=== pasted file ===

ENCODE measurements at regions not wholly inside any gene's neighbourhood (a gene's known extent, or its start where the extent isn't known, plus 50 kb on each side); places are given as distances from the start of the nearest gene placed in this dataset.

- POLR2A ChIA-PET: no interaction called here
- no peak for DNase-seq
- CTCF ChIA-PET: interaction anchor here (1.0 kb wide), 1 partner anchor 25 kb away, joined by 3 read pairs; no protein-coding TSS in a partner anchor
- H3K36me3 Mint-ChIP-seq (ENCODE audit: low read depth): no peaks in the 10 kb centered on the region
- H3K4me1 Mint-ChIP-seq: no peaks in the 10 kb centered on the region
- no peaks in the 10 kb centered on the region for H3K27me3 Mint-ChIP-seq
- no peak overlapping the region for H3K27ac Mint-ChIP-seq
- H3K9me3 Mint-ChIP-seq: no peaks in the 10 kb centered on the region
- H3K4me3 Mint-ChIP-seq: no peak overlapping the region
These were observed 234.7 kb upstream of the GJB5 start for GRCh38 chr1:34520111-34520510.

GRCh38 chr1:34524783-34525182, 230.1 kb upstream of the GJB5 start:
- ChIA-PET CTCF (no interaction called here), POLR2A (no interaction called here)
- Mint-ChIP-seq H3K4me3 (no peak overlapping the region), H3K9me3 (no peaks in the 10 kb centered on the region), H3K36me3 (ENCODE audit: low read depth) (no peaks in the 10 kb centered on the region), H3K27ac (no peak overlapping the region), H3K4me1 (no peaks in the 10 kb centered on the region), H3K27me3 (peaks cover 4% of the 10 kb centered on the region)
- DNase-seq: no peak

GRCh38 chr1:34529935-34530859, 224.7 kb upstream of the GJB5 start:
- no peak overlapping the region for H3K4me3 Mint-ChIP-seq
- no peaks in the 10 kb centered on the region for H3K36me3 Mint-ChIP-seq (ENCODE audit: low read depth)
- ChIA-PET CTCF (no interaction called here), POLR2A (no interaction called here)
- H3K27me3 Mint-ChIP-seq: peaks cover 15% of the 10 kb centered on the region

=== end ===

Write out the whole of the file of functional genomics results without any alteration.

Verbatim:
ENCODE measurements at regions not wholly inside any gene's neighbourhood (a gene's known extent, or its start where the extent isn't known, plus 50 kb on each side); places are given as distances from the start of the nearest gene placed in this dataset.

- POLR2A ChIA-PET: no interaction called here
- no peak for DNase-seq
- CTCF ChIA-PET: interaction anchor here (1.0 kb wide), 1 partner anchor 25 kb away, joined by 3 read pairs; no protein-coding TSS in a partner anchor
- H3K36me3 Mint-ChIP-seq (ENCODE audit: low read depth): no peaks in the 10 kb centered on the region
- H3K4me1 Mint-ChIP-seq: no peaks in the 10 kb centered on the region
- no peaks in the 10 kb centered on the region for H3K27me3 Mint-ChIP-seq
- no peak overlapping the region for H3K27ac Mint-ChIP-seq
- H3K9me3 Mint-ChIP-seq: no peaks in the 10 kb centered on the region
- H3K4me3 Mint-ChIP-seq: no peak overlapping the region
These were observed 234.7 kb upstream of the GJB5 start for GRCh38 chr1:34520111-34520510.

GRCh38 chr1:34524783-34525182, 230.1 kb upstream of the GJB5 start:
- ChIA-PET CTCF (no interaction called here), POLR2A (no interaction called here)
- Mint-ChIP-seq H3K4me3 (no peak overlapping the region), H3K9me3 (no peaks in the 10 kb centered on the region), H3K36me3 (ENCODE audit: low read depth) (no peaks in the 10 kb centered on the region), H3K27ac (no peak overlapping the region), H3K4me1 (no peaks in the 10 kb centered on the region), H3K27me3 (peaks cover 4% of the 10 kb centered on the region)
- DNase-seq: no peak

GRCh38 chr1:34529935-34530859, 224.7 kb upstream of the GJB5 start:
- no peak overlapping the region for H3K4me3 Mint-ChIP-seq
- no peaks in the 10 kb centered on the region for H3K36me3 Mint-ChIP-seq (ENCODE audit: low read depth)
- ChIA-PET CTCF (no interaction called here), POLR2A (no interaction called here)
- H3K27me3 Mint-ChIP-seq: peaks cover 15% of the 10 kb centered on the region